DEAR ABBY: My wife's first cousin died several years ago, but my wife continues to invite this cousin's husband and his two single adult children to our home every Thanksgiving and Passover. We don't hear from these people throughout the year -- not even a telephone call, yet they continue to accept our invitations. Moreover, they leave immediately after dinner. (Last Thanksgiving, after accepting our invitation, the young man didn't show up and didn't cancel.)
Although we enjoy their company during the brief time they are with us, I think we should rid ourselves of this "obligation" that is taken for granted and never reciprocated. I would prefer inviting other friends and family members who would appreciate spending the holidays with us.
My wife and I have had a difference of opinion about this for years. Should we continue to invite these people? If we decide not to, I think we should give them plenty of notice so they can make other plans. Incidentally, we always have to leave messages on their answering machine -- then wait until they get back to us at their convenience. We await your advice. -- N.J.G. IN WELLESLEY, MASS.
DEAR N.J.G.: Talk turkey; tell them now that you have decided to revise your guest list for Thanksgiving and Passover, so from now on they are free to make other plans for those special holidays because YOU have.
DEAR ABBY: We relished the letter from Krista and Rick Toberio of San Clemente which appeared in your column in the San Francisco Chronicle. They were the couple who woke up after their wedding night and discovered they had been sleeping in the wrong condominium. Their story took me back -- 52 years -- to our own honeymoon in the midst of the Great Depression.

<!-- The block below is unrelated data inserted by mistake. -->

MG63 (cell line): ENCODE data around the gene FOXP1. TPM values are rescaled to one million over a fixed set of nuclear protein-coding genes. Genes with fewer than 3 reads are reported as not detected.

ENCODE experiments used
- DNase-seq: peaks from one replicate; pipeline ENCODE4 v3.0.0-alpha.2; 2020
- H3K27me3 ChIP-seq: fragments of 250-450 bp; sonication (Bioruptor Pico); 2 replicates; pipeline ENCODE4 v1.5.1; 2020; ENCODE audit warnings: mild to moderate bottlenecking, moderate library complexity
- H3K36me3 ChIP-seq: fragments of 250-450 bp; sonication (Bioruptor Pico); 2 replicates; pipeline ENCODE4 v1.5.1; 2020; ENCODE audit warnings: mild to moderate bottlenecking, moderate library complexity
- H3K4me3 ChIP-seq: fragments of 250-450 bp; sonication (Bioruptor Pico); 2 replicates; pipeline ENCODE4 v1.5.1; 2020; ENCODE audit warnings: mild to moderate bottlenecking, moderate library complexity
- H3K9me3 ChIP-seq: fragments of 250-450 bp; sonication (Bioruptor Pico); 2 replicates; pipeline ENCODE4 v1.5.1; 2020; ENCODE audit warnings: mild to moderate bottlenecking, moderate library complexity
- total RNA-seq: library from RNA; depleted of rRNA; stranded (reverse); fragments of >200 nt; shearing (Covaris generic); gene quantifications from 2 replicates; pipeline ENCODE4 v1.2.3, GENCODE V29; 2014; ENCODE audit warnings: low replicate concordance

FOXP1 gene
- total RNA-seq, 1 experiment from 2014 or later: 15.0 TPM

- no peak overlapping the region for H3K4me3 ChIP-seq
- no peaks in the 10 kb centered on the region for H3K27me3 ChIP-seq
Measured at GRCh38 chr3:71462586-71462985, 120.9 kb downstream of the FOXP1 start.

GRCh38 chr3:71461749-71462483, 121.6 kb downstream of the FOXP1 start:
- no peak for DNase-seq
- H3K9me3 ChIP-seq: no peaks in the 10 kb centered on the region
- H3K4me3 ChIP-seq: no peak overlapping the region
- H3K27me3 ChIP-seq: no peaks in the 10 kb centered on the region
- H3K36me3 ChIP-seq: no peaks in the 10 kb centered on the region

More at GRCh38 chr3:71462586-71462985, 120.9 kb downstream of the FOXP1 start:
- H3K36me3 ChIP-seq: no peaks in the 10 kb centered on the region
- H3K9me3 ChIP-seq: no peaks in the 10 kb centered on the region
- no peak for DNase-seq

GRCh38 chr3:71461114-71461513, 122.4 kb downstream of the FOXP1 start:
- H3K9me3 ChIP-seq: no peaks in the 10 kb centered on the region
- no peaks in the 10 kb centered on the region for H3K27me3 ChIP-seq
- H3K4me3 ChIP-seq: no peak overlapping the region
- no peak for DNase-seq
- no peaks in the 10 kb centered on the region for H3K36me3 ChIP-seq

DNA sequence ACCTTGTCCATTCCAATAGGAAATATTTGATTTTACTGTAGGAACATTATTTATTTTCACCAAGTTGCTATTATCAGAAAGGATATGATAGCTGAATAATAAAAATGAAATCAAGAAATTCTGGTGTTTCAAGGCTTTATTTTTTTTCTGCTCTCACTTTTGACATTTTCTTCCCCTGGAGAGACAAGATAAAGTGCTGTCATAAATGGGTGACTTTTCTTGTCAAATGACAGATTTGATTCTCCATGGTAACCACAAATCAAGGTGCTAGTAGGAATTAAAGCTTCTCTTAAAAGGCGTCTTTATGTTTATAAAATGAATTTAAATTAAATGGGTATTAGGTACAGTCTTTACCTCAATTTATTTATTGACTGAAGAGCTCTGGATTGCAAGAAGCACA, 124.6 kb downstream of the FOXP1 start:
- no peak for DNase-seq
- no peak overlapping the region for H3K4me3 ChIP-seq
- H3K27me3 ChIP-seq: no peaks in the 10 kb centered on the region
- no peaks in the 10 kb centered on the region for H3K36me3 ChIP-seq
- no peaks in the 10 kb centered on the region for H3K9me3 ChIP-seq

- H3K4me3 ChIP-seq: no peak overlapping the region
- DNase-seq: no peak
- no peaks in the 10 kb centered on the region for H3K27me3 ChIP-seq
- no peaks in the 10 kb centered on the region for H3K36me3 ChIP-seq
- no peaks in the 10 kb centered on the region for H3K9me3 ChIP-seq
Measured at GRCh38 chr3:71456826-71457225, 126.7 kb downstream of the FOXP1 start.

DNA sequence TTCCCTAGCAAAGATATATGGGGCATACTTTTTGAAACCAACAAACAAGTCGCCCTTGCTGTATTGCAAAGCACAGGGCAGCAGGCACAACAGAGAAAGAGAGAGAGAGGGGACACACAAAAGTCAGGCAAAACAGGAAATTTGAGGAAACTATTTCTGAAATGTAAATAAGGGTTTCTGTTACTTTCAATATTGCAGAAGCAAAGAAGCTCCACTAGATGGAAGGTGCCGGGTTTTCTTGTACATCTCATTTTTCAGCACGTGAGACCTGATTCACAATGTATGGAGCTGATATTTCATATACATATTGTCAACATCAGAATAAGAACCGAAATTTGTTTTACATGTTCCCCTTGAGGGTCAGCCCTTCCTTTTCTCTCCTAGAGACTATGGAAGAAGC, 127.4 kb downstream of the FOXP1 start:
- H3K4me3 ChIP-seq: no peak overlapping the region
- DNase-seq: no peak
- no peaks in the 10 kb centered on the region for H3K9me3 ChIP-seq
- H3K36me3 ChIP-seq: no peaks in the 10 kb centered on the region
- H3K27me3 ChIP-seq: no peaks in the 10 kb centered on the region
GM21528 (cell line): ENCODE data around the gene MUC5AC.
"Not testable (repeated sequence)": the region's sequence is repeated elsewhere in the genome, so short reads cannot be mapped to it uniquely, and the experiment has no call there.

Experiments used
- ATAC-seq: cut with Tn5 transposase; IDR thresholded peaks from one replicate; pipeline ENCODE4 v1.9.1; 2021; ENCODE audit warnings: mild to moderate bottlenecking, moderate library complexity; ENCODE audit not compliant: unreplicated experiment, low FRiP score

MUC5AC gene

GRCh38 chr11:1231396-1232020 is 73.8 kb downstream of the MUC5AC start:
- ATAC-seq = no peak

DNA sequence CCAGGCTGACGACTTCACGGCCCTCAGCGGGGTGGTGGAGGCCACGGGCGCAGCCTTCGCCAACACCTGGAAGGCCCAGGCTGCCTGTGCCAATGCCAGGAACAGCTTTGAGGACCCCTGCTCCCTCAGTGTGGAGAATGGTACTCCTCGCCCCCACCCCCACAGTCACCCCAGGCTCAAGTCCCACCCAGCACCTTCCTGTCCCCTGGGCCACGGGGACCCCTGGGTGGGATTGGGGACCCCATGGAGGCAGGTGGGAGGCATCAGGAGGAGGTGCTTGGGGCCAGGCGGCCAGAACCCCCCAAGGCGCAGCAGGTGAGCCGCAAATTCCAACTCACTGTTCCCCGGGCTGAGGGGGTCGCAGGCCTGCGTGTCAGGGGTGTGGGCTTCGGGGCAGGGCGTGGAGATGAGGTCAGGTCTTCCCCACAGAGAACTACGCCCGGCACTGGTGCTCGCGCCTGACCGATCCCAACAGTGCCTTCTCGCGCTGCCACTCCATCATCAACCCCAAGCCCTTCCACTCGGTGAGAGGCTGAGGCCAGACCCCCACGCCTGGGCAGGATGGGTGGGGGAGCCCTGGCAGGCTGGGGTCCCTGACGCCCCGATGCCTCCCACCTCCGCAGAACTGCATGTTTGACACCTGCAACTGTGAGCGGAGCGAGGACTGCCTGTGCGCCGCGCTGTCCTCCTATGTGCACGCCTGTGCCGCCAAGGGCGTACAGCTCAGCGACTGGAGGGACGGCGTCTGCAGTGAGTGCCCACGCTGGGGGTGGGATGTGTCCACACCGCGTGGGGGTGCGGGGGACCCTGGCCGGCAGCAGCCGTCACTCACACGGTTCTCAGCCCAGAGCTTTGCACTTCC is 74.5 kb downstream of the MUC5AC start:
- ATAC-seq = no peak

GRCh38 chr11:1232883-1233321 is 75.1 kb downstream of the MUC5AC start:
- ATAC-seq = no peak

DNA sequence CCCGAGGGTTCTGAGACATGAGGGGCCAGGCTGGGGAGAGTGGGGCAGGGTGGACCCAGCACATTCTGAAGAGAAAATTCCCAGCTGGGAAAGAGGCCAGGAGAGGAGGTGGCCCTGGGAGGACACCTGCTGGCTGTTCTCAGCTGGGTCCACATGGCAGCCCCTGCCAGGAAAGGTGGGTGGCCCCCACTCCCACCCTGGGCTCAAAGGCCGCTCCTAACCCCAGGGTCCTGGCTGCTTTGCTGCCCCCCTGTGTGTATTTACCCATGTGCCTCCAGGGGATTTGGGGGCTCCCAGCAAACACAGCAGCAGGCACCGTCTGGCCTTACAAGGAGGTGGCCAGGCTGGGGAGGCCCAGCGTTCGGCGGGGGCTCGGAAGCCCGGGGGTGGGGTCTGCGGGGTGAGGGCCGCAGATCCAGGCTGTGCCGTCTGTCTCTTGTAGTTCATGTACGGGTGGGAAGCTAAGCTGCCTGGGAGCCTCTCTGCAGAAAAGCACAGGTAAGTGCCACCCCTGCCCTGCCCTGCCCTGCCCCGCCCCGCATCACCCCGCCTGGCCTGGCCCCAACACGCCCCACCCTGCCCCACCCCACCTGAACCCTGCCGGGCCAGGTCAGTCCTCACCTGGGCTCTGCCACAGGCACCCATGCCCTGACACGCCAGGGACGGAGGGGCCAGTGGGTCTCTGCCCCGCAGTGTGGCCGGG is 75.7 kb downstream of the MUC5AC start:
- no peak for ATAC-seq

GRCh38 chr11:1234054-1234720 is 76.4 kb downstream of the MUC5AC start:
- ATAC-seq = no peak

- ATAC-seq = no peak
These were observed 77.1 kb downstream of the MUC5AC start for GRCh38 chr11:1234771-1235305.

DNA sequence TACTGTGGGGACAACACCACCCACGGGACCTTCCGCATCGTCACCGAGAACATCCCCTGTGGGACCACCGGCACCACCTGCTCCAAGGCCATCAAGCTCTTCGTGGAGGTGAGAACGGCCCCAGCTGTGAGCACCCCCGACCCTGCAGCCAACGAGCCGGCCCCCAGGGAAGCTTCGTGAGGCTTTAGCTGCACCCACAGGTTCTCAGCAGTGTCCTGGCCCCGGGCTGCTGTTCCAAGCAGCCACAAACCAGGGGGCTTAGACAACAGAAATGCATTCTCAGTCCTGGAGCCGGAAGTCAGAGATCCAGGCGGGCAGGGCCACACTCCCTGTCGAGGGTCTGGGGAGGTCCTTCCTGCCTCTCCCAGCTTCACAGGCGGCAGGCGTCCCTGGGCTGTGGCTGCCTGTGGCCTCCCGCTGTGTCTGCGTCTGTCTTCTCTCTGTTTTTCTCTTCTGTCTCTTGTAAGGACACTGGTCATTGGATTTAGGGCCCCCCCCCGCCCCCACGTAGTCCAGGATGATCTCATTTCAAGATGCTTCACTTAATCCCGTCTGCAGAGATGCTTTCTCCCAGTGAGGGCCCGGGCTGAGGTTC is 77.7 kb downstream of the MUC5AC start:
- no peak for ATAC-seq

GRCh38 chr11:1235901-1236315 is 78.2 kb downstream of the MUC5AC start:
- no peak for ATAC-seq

My husband and I had $14.28 between us to spend on our honeymoon. Fortunately, gasoline was only 10 cents a gallon. My husband borrowed a trailer, barely big enough for two; so we went camping -- the first time ever for me. Luckily, he knew how to cook -- for I'd never learned a thing about that gentle, necessary art, nor had I the least understanding about what camping entailed!
Somehow, we stretched those precious dollars and had a glorious weekend during which I got a terrible sunburn and was "untouchable" for a week. We bathed out of a dishpan, relieved ourselves in holes he dug for the purpose, and loved each other half to distraction -- as we still do.
The Great Depression wasn't all bad, for if we could have honeymooned in style at a ritzy hotel, we would have missed that experience.
We are in our late 70s now and don't camp much, although my husband takes our grandchildren camping, while my old bones stay at home with the cat for company. -- STILL IN LOVE IN ALBION, CALIF.
DEAR STILL: Thank you for sharing that precious memory. When you're in love, a lumpy mattress can be a bed of roses -- and camping out is better than a suite at the Ritz.
What teen-agers need to know about sex, drugs, AIDS and getting along with their peers and parents is now in Abby's updated, expanded booklet, "What Every Teen Should Know." To order, send a long, business-size, self-addressed envelope, plus check or money order for $3.95 ($4.50 in Canada) to: Dear Abby, Teen Booklet, P.O. Box 447, Mount Morris, Ill. 61054. (Postage is included.)
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